Turtle Nesting Season Begins Downstate, Later in the Panhandle
Although they’ve been around for about 110 million years, sea turtles are now facing a new, 21st century hazard: flash photos from cell phones.
March 1 is the official start of sea turtle nesting and hatching season downstate. It’s May 1 in the Panhandle and Big Bend regions.
“Sea turtles are pretty skittish, when they’re deciding whether to come up onto the beach to nest or whether to stay on the beach and nest,” says Robbin Trindell, who’s in charge of the FWC’s Sea Turtle Management Program. “If they see movement or a lot of lights, they will turn around and leave without putting that nest in the sand.”
The STMP sends out marine turtle permit holders, who are authorized to go to the beaches in the morning, and look for signs a turtle had come up to nest overnight.
Trindell says they hypothesize that flash photography from cellphones could be intimidating the turtles and hindering their efforts to nest and lay their eggs. The excessive lighting falls into a number of things not done around sea turtle areas.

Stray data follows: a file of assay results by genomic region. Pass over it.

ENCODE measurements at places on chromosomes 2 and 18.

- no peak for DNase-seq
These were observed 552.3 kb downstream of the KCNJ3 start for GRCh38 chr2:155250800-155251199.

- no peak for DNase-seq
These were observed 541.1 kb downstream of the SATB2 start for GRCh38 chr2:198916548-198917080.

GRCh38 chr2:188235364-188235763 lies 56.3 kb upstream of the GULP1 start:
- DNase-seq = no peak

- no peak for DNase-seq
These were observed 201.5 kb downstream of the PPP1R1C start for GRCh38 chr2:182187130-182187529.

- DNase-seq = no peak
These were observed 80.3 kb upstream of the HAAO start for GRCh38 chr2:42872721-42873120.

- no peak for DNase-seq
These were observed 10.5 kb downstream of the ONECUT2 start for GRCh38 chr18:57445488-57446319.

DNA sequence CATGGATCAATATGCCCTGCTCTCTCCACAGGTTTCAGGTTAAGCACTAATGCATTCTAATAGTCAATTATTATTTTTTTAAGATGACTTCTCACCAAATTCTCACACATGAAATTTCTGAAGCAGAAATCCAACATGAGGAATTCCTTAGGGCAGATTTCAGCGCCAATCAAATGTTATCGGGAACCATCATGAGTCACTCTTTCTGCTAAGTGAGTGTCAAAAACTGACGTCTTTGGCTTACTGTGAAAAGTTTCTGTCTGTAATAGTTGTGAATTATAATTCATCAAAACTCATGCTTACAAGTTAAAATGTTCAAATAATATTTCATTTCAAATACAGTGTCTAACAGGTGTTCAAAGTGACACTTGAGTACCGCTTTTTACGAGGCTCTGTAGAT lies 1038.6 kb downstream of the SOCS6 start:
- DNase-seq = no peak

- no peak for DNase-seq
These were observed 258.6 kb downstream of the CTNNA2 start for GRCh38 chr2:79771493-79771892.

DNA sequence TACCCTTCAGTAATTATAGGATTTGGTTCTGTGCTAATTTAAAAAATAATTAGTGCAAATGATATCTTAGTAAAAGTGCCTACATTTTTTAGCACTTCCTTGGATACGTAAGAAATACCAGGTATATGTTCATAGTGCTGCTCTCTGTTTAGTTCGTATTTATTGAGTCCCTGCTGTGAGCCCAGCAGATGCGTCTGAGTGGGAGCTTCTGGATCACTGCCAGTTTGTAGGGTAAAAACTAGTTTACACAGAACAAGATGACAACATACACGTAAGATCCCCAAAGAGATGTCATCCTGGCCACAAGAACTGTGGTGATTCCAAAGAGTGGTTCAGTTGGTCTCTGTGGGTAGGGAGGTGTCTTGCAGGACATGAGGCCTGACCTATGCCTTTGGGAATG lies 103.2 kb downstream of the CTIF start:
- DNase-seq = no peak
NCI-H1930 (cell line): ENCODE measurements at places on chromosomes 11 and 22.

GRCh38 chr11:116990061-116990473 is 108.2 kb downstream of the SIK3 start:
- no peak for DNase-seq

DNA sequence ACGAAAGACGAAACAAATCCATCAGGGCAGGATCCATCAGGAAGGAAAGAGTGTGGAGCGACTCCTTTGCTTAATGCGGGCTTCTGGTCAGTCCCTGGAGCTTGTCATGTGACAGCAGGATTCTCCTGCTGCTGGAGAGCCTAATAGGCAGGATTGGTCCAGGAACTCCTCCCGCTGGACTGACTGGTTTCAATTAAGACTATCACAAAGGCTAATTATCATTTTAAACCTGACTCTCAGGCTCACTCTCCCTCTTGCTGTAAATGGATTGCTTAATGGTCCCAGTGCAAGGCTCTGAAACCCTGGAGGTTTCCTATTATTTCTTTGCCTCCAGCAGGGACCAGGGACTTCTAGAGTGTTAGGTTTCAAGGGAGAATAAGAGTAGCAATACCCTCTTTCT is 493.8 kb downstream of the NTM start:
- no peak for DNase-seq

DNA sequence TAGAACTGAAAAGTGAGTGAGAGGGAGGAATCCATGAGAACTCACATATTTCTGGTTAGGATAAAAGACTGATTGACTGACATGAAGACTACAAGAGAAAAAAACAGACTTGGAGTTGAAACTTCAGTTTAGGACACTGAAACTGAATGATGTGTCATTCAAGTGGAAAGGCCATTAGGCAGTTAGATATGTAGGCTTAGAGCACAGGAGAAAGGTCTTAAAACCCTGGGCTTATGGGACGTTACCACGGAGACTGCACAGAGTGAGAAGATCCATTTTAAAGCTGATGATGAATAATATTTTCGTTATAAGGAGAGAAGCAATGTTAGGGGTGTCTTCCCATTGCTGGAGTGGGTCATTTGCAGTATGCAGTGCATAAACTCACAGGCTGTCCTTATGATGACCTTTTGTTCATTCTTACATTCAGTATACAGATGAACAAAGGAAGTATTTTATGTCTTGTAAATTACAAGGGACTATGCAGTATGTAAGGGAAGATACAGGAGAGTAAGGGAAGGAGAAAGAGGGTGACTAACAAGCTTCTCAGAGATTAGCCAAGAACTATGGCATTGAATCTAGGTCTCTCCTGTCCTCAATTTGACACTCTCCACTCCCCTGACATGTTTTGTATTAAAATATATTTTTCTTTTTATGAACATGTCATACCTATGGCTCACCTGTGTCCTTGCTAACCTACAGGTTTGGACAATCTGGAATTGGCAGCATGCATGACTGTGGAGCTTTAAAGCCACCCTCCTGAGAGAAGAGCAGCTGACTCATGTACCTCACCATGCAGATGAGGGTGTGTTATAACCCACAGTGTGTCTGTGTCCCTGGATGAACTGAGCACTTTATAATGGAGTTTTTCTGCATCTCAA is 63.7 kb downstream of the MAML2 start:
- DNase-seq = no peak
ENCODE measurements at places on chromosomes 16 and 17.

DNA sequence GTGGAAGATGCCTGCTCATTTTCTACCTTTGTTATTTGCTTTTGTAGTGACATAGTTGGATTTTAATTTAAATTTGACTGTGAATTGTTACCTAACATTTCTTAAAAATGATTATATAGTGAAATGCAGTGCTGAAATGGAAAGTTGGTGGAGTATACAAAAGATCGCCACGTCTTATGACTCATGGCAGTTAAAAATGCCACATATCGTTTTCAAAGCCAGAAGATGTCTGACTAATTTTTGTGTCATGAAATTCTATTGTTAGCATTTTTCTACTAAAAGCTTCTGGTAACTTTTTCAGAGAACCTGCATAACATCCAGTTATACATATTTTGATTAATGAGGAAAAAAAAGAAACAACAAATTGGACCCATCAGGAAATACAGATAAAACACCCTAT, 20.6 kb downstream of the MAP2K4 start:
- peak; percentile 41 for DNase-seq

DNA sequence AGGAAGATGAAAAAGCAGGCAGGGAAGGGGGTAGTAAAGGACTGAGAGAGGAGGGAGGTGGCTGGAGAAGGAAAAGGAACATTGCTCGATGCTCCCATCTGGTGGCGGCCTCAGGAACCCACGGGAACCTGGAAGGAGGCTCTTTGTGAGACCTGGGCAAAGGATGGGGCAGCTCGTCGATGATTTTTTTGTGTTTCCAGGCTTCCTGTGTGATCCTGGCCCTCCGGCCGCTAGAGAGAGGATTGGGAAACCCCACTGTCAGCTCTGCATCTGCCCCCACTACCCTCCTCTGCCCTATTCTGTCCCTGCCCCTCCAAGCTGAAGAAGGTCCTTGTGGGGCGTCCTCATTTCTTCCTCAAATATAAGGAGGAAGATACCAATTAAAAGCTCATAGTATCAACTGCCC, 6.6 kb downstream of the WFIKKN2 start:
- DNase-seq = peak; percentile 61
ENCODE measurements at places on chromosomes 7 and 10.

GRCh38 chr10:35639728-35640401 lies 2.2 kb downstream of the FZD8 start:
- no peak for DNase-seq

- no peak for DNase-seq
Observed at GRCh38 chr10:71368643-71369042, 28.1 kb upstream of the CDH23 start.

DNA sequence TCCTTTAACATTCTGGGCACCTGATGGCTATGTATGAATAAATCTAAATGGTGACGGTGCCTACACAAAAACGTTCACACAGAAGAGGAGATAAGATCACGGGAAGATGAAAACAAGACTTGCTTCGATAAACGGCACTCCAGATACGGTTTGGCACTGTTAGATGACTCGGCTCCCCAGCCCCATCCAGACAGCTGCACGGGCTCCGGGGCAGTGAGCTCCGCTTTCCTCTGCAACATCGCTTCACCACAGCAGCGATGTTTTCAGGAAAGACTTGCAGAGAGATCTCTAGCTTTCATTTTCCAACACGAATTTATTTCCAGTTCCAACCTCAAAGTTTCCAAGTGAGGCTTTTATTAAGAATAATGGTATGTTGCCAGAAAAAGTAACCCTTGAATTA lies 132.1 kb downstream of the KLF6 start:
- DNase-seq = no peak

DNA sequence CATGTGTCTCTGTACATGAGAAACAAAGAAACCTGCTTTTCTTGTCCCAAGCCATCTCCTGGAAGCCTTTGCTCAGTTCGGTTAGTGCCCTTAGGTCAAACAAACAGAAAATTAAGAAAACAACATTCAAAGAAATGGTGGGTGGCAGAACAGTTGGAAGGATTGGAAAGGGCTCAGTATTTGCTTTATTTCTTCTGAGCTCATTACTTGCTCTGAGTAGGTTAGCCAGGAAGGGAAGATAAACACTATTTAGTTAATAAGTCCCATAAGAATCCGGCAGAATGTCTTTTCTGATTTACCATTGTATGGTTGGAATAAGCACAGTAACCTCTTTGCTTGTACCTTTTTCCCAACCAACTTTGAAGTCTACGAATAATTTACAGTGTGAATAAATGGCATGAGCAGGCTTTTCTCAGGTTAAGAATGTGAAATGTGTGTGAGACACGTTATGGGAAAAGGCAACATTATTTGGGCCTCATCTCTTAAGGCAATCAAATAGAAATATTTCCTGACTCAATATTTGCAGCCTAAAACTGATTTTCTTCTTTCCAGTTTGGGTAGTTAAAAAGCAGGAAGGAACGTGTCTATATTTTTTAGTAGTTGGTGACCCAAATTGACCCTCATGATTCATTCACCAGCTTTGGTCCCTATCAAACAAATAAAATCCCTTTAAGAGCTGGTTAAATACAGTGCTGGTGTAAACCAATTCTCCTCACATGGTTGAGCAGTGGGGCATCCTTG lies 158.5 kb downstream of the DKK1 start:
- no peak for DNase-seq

“Both the adults and the hatchlings use their eyes to figure out where the ocean is,” Trindell says. “If there are lights on the land side of the beach they get confused and head the wrong way.”
That can result in both adult turtles and hatchlings being hit by vehicles, and the hatchlings getting stuck in the sand and unable to move. If you must have light, use a red LED flashlight, adjust cell phone screens to dark mode, and don’t take flash photos.
Another rule when encountering the nests: keep your hands off, and keep your distance as much as possible.
“Sea turtles are listed at threatened and endangered under the federal Endangered Species Act and state law,” says Trindell. “It is illegal to harm, harass, touch them or disturb them in any way.”
Also vital to sea turtles’ survival and reproduction is a clear beach: that furniture and other items are removed before sunset, at not to hinder their movements.
From now through the end of October, three different species of sea turtles, the loggerhead, the green, and the leatherback, will land on Florida’s Atlantic and Gulf coast beaches to lay their eggs.
“In the Panhandle most of the turtles that are nesting are loggerheads. But you also get green sea turtles which are endangered, and you’ll also get sometimes an endangered Kemps-Ridley – which is the most rare of the sea turtle species,” said Trindell.
In 2015, a record number of green turtle nests were documented in Florida: almost 28,000 on the 26 beaches that Fish and Wildlife has monitored since 1989.
To report sick, injured, entangled or dead sea turtles, call the FWC’s Wildlife Alert Hotline at 888-404-3922. You can learn about Florida’s five sea turtle species – those mentioned earlier along with the hawksbill -- at www.MyFWC.com/SeaTurtle.